Hiking Adventure in the Gobi Desert
August 30, 2019 | Laura Charabot
Photo credit: Mateusz Waligóra
Challenging himself to the extreme comes naturally for National Geographic explorer Mateusz Waligóra. In 2018 he crossed the Gobi Desert alone - the first man to do so - dragging his supplies over extreme desert trails and terrain. We chatted to him to find out what drives him.
What drives you on your desert adventures?
I always liked to be in the open air. As a child, I spent hours at a nearby lake, walking on the frozen ice in winter and imagining I was on my way to the North Pole. Only the scale of these adventures has changed – now I walk on frozen rivers in the Himalayas or cross the deserts of Australia. And I cannot imagine doing a 9am to 5pm workday. The more effort something takes, the more satisfying it feels. For 12 of my 32 years I have based all my decisions in life on becoming a professional adventurer. Although it is not always easy, what I do makes me happy.
Tell us about the Gobi expedition
It was important for me to do it as a personal challenge. But also as a result I became the first man in the world to do a solo crossing of the Mongolian part of the Gobi desert. In 58 days, I crossed 1,785km of desert, carrying all my food, water and equipment on a specially prepared trolley - in all it weighed 200kg.
Taking outdoor recreation to the extreme includes mending your own gear in the middle of nowhere.
What kept you going on this tough journey?
This trip led me to the absolute limits of my body. During it I lost 24kg in weight, and had many injuries, some of which I will struggle with for years. I reached the goal mainly thanks to willpower. At 500km before the end of the march I wrote these words in my notebook: ‘There is so much haughtiness in this pointless, instrumental exploitation of my body, that I feel sick at the very thought of myself. I feel the strong need to stop walking, and yet there is one more, even stronger feeling in me: “hold to the very end.”’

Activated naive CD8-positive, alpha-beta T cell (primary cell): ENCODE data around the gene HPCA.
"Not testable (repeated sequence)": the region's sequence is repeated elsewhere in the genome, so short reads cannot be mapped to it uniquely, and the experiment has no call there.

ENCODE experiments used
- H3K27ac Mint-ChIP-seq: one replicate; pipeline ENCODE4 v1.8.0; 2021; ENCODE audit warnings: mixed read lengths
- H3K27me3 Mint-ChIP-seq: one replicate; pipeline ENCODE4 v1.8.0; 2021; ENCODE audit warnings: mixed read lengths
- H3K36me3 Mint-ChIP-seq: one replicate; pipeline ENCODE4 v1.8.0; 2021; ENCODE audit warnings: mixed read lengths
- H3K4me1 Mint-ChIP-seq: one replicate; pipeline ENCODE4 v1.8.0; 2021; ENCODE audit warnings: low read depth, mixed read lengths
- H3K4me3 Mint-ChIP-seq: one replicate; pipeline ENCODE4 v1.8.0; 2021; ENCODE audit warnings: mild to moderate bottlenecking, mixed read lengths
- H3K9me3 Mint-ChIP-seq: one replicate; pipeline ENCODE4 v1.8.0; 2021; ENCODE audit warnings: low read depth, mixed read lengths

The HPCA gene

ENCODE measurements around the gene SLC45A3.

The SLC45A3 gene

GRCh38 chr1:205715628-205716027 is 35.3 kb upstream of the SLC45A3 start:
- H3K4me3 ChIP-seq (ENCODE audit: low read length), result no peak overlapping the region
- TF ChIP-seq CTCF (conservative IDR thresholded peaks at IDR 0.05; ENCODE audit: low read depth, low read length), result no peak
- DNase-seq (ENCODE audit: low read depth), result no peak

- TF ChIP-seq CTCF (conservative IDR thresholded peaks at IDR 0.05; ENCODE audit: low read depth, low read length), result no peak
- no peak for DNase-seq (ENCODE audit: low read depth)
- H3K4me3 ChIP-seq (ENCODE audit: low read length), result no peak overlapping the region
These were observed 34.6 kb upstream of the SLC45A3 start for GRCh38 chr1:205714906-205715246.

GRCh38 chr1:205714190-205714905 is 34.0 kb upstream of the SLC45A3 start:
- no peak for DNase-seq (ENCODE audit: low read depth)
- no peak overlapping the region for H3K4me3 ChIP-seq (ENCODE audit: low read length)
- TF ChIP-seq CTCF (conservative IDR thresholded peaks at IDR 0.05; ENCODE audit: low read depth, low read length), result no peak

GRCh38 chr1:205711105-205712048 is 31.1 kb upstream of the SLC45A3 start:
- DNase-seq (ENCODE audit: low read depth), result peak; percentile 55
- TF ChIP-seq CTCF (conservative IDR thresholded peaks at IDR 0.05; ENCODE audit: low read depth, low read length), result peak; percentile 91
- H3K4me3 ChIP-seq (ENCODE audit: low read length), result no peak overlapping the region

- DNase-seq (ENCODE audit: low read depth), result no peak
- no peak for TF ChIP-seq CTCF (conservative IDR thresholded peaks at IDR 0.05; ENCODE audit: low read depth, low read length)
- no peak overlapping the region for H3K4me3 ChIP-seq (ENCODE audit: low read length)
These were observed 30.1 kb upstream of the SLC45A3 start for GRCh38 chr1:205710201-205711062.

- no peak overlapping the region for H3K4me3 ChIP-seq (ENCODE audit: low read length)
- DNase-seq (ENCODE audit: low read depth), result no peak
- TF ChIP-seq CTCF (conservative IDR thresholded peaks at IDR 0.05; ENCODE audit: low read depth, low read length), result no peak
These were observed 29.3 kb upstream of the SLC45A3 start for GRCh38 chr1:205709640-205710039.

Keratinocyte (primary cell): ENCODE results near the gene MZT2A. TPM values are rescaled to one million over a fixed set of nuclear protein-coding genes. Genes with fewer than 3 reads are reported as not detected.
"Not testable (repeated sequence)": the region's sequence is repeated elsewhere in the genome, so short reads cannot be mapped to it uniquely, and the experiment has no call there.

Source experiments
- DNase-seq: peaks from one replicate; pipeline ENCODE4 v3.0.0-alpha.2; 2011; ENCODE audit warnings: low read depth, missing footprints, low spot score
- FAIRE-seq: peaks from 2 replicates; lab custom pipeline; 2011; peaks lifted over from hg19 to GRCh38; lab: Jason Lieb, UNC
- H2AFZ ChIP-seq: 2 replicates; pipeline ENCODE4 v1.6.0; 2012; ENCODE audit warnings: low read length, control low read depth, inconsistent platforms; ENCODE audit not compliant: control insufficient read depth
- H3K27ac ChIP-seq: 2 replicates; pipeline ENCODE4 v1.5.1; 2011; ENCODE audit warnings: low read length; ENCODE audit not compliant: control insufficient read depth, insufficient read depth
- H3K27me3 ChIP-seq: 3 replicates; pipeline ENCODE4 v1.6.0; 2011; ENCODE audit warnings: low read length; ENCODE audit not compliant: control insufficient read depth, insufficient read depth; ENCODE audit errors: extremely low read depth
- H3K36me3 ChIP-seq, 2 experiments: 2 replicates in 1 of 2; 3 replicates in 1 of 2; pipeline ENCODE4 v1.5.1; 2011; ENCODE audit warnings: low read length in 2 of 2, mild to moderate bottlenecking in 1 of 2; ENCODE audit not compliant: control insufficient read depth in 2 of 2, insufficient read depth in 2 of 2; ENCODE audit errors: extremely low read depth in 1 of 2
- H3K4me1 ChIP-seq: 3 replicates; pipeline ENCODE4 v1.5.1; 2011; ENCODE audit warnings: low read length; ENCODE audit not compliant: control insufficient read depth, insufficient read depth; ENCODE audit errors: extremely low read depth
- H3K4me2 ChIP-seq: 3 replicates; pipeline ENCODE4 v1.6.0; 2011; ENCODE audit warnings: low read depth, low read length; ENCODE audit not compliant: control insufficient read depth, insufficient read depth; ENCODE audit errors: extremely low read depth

How did you deal with the isolation?
Solitude is a danger and a blessing at the same time. It bothered me at the beginning of my expedition but it gradually became my ally. Embracing the desert on my own was the only choice for me. The desert is like a mirror that you can see yourself in. It has no filters, no editing options. It’s just me. I don’t play any role here as there is no audience to play for. Through those several dozen days I was real to the bone.
The absolute silence of solo desert camping.
What lessons can you share from the expedition?
All the knowledge and experience that I gained during this trip is hard to limit to a few sentences, so I’m writing a book about this and previous expeditions to share that. But in short, I realised (once again) that people can do things they do not even suspect. They have willpower and strength, they just need the courage to discover this in themselves.
Did you have help or support?
The expedition was carried out without external support. I used only my own food, no previously prepared discharges of water and food, and no assistance. I met many nomads on the Gobi, and consistently refused any help from them. However, their presence in difficult times acted on me with a comforting effect.
Spotting camels – ‘Sometimes I could smell them before I could see them’.
Was there a particular defining moment in the trip?
For sure I will always remember the moment when I first spotted Sainshand town - my ultimate destination - on the horizon. It was touching. However, the truth is that the whole trip was an exceptional moment.
What is your relationship with nature? How does it fuel your purpose?
Nature is the biggest driving force of all my trips. The goals of the next expeditions most often define places that are not inhabited by people – deserts, high mountains or the Arctic are places where I feel the best, because I meet unspoiled nature in them.
Distance: 1,785km of desert
Time: 58 days
Expedition style: Solo, unassisted
Gear: 200kg of food and supplies
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